Thursday, 5 June 2014
Dyman Associates Insurance Group of Companies - READER'S VIEWS: Enabling or blocking health insurance fraud
When the subject of health insurance is discussed someone raises the argument that because Medicare or Medicaid is government programs, they are subject to fraud. This is usually an objection from politicians who support Free Enterprise and fear Big Government.
Let’s be honest with ourselves, any human event that involves something of value attracts fraudsters. A bank robber, a hacker, a big company submitting false claims; all fall into the category of fraud. Any googling of Medicare fraud brings up some infuriating examples. For example, health care industry giant HCA (which the New York Times notes was bought by Bain Capital in 2006) eventually settled a Medicare fraud scandal (overcharging) for more than $1.7 billion. Or, last May the feds arrested 107 health care providers, including doctors and nurses, in several cities and charged them with cheating Medicare out of $452 million. In 2010, 94 people were charged with submitting $251 million in phony claims. Fraud isn’t the product of scheming low-income beneficiaries – Mitt Romney’s 47 percent – it is most often committed by big companies and rich doctors, not a patient seeking a second colonoscopy.
We should admit that fraud is endemic to the insurance business, whether public or private. The Coalition Against Insurance Fraud estimates that in 2006 a total of about $80 billion was lost in the United States due to insurance fraud. According to estimates by the Insurance Information Institute, insurance fraud accounts for about 10 percent of the property/casualty insurance industry’s incurred losses and loss adjustment expenses.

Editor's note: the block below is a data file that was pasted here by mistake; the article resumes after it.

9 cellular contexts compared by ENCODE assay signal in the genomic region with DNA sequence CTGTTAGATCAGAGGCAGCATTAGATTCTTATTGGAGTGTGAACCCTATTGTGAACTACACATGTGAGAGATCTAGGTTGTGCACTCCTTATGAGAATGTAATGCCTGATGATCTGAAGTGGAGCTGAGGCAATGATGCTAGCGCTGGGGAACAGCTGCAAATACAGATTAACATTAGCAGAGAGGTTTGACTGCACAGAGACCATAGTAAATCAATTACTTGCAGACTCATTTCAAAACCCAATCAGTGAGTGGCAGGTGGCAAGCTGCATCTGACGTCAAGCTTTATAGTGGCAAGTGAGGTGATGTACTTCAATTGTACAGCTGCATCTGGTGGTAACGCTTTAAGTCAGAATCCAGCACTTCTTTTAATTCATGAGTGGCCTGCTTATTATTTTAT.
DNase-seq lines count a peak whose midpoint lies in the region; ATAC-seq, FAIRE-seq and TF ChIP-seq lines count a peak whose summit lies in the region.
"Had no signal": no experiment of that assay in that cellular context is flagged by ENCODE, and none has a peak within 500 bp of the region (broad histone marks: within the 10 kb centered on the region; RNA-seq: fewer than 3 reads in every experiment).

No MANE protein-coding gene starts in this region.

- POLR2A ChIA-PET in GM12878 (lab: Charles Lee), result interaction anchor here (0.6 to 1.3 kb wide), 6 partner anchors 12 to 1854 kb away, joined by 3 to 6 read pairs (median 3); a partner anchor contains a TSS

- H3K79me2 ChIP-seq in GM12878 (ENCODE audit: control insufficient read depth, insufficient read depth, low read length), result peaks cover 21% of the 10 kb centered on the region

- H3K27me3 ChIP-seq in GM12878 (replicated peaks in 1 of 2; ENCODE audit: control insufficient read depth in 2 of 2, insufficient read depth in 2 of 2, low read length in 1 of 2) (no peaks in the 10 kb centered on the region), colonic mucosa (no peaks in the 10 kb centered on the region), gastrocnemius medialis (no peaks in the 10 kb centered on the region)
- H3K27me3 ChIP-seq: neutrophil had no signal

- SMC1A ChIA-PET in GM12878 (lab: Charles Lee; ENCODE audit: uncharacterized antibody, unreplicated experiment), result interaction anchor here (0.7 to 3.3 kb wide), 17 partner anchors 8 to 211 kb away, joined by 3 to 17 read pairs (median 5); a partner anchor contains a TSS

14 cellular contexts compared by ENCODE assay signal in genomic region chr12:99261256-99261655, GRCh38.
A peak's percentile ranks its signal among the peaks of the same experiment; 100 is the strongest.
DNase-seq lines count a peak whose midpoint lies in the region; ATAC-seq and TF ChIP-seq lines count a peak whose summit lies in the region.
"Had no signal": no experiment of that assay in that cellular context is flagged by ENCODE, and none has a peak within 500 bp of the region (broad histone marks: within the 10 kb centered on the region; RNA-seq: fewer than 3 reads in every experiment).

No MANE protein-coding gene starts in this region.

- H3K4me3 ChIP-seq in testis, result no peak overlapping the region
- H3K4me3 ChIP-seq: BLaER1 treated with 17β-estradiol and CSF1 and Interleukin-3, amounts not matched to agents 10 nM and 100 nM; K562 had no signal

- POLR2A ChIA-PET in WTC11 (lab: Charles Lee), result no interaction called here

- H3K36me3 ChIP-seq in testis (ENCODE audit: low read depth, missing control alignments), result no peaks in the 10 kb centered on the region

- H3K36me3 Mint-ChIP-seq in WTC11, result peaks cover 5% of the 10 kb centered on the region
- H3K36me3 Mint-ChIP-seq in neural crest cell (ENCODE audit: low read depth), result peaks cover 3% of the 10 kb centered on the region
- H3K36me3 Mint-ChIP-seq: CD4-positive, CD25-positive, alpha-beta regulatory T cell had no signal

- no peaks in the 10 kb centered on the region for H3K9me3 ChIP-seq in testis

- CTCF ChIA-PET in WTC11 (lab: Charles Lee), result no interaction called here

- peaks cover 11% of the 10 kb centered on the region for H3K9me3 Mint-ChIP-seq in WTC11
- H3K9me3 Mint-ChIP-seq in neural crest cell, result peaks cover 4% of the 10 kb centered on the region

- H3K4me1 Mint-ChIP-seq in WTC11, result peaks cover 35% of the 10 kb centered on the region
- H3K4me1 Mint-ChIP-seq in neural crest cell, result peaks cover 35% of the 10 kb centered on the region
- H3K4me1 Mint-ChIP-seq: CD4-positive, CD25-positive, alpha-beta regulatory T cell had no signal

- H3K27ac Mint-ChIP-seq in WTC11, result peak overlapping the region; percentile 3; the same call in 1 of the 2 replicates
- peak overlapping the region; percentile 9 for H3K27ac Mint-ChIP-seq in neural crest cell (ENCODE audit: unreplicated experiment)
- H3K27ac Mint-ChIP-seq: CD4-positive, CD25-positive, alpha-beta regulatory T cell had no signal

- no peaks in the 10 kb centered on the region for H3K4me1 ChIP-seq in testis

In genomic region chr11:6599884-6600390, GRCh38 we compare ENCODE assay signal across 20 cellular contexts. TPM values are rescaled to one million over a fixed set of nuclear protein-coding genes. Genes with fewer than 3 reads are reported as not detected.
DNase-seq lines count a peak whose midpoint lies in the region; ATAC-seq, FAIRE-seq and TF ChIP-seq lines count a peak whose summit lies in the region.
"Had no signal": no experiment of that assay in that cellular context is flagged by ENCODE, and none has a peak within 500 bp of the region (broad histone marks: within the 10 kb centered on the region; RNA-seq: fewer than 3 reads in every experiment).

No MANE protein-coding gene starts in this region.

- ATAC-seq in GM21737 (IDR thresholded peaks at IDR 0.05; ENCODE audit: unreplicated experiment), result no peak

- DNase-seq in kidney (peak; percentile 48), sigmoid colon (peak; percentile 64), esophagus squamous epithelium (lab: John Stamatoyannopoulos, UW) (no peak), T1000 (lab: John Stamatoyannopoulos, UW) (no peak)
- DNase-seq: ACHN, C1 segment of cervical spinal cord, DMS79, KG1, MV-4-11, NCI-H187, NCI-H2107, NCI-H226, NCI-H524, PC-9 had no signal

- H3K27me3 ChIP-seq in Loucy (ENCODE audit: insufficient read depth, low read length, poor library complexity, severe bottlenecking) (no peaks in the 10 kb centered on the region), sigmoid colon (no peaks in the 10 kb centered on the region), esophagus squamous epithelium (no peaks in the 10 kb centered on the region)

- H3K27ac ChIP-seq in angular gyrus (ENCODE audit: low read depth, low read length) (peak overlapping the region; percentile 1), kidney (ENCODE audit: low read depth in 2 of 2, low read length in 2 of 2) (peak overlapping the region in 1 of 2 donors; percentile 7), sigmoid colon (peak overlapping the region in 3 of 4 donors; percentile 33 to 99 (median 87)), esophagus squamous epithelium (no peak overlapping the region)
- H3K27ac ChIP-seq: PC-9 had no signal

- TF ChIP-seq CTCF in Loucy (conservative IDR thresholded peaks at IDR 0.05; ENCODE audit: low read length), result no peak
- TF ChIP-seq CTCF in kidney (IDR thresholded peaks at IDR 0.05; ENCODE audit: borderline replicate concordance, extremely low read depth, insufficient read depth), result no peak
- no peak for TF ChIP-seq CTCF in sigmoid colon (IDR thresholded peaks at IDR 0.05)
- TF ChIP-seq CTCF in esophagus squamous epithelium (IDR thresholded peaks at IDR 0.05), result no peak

So, how to tackle any fraud. Putting more police on the streets is an acceptable way of reducing crime. Private industry is free to hire as many investigators and accountants as it takes to catch fraudsters.
While research has shown that the typical anti-Medicaid-fraud worker recovers, on average, $200,000 per year, it is unpopular in some quarters to admit that hiring more government workers saves taxpayers money. But unlike private industry, the government is not free to hire the staff and solve problems. A major block in Congress argues that each and every new accountant is Big Government.
Currently, major government departments are even without an Inspector General to head waste, fraud and abuse programs. The Department of the Interior has been without an IG for over 1,800 days; AID, no IG for over 900 days.
So, Congress provides neither anti-fraud heads nor anti-fraud bodies. The knee-jerk response of “no money” and “no appointees” rather than being a deterrent, empowers fraudsters.